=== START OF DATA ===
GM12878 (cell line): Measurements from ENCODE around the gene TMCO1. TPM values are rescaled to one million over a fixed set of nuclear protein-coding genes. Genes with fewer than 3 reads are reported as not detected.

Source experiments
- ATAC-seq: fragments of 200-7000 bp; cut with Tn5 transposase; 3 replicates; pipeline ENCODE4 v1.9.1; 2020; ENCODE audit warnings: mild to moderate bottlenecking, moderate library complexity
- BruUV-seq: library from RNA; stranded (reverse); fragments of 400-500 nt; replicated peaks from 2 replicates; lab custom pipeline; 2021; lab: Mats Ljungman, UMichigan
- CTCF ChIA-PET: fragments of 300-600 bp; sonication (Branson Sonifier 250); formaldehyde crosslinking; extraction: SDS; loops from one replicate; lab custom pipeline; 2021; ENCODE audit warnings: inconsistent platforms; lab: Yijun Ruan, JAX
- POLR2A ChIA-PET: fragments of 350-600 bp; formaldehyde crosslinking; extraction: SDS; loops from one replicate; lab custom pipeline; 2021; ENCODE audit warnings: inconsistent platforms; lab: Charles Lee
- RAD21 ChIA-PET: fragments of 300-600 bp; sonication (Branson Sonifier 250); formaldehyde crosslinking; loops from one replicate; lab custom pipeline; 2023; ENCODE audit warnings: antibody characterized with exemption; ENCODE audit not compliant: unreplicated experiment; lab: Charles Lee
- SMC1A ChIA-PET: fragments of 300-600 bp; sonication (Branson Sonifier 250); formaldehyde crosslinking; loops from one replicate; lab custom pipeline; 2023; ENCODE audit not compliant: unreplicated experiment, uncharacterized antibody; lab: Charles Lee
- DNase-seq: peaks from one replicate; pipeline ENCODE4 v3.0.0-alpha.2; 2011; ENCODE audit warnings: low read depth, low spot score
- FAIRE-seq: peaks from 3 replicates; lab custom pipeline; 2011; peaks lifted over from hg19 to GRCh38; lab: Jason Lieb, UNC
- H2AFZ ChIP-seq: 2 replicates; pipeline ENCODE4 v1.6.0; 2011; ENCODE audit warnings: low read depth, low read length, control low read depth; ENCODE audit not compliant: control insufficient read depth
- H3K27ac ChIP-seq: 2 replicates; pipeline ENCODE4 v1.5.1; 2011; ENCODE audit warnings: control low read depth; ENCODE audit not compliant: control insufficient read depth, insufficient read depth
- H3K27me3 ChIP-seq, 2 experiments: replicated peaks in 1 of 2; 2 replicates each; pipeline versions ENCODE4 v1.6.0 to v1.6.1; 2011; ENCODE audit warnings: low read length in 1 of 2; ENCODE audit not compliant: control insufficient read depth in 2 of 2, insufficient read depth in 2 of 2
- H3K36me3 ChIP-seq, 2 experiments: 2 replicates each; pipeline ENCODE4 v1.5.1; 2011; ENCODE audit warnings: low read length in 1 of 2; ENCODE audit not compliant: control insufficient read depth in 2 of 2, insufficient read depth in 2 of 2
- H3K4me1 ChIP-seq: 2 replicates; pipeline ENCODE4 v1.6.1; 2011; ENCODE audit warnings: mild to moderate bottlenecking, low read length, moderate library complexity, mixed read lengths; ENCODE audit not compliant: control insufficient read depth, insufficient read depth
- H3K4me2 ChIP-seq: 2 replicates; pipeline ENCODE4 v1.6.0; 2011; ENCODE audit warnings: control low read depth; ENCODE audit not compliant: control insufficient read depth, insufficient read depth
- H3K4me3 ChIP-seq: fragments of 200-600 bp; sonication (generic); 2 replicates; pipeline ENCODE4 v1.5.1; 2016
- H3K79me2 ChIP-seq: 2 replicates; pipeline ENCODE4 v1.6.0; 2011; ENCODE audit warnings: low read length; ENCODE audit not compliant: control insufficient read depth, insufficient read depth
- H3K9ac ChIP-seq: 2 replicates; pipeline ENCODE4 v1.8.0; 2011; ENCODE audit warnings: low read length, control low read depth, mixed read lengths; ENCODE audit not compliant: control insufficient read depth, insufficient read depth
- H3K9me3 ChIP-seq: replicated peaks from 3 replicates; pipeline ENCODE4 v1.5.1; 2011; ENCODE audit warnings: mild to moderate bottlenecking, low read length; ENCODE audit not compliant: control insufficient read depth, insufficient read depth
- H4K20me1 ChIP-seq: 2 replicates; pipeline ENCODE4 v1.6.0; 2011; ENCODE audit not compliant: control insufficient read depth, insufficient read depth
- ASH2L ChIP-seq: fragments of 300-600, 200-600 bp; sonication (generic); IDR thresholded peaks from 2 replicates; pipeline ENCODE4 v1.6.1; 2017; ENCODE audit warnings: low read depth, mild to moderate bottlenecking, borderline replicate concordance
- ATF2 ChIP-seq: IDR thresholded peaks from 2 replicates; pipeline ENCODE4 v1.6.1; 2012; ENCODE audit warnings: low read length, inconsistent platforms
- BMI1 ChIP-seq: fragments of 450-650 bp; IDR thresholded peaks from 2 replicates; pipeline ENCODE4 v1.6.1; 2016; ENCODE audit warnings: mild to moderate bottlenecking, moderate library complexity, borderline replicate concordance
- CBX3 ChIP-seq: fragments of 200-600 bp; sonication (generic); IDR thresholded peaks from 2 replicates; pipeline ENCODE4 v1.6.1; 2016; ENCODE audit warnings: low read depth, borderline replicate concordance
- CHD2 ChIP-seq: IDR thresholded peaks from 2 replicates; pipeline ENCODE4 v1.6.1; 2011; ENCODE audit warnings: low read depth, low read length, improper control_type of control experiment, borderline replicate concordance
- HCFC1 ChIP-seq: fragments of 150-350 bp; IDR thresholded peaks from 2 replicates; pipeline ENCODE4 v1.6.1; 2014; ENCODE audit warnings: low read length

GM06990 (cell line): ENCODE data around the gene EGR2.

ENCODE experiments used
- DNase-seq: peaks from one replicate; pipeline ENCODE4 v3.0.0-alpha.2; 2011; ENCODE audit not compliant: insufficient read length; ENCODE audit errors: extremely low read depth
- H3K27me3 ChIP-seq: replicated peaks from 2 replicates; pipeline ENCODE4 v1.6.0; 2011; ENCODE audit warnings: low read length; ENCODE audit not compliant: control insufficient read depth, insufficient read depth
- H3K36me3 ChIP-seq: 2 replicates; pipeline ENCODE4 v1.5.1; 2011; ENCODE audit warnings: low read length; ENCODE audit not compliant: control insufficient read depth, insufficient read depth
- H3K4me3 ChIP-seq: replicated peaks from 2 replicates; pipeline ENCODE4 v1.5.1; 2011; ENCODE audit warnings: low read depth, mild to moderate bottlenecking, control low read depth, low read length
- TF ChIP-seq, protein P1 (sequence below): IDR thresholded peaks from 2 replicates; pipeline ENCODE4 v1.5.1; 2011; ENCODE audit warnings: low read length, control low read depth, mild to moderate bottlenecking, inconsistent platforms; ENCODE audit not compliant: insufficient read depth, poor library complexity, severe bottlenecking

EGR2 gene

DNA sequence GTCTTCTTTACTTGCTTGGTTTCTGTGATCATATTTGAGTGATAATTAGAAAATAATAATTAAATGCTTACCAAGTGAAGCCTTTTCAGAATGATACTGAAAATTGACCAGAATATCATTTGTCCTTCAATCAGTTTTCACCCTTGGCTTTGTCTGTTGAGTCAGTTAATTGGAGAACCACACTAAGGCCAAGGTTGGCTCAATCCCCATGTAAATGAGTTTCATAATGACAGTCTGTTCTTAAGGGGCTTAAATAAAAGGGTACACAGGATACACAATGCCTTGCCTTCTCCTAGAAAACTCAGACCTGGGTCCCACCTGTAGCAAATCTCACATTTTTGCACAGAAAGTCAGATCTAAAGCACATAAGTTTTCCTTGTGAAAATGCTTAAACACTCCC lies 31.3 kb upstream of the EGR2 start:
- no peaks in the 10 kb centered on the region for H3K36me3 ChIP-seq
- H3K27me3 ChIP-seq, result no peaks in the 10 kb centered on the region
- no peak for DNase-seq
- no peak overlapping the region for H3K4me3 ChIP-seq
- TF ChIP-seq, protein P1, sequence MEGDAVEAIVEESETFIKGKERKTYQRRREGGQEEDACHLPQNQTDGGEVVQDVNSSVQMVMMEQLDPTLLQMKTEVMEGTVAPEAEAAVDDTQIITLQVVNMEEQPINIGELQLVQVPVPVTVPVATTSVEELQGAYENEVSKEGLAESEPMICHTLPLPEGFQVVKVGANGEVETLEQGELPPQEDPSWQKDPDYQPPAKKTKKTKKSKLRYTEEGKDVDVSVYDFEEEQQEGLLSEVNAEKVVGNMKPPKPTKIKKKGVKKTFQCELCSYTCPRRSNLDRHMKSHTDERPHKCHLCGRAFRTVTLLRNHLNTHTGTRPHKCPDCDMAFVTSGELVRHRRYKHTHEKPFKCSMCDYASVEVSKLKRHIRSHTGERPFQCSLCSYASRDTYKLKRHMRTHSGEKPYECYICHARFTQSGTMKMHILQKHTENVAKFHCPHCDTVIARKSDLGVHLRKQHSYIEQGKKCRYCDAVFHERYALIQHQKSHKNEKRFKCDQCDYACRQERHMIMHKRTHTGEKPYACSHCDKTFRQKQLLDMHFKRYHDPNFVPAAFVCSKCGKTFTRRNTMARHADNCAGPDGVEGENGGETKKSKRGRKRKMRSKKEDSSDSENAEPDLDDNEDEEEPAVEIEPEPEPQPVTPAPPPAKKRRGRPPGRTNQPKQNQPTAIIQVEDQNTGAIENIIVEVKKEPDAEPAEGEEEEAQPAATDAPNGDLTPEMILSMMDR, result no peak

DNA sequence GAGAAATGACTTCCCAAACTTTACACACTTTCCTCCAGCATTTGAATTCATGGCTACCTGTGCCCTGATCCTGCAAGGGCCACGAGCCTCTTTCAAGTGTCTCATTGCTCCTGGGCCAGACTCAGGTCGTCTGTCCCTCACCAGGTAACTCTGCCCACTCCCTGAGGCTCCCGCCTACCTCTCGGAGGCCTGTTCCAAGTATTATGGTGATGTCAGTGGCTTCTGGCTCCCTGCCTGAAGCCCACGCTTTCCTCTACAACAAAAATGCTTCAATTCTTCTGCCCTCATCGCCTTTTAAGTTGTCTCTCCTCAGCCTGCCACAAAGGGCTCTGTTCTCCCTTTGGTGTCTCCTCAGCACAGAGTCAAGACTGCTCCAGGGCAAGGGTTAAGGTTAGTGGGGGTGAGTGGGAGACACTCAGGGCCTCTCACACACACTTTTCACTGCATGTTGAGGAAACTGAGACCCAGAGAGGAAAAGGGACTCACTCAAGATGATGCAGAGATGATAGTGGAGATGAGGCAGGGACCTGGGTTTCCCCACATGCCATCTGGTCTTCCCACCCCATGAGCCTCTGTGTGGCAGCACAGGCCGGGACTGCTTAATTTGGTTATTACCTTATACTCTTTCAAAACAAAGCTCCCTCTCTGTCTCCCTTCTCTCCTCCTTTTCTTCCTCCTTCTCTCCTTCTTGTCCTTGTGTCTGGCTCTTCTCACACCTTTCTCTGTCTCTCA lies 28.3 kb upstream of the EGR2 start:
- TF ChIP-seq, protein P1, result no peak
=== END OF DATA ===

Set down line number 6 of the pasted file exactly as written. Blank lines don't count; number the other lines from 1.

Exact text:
- POLR2A ChIA-PET: fragments of 350-600 bp; formaldehyde crosslinking; extraction: SDS; loops from one replicate; lab custom pipeline; 2021; ENCODE audit warnings: inconsistent platforms; lab: Charles Lee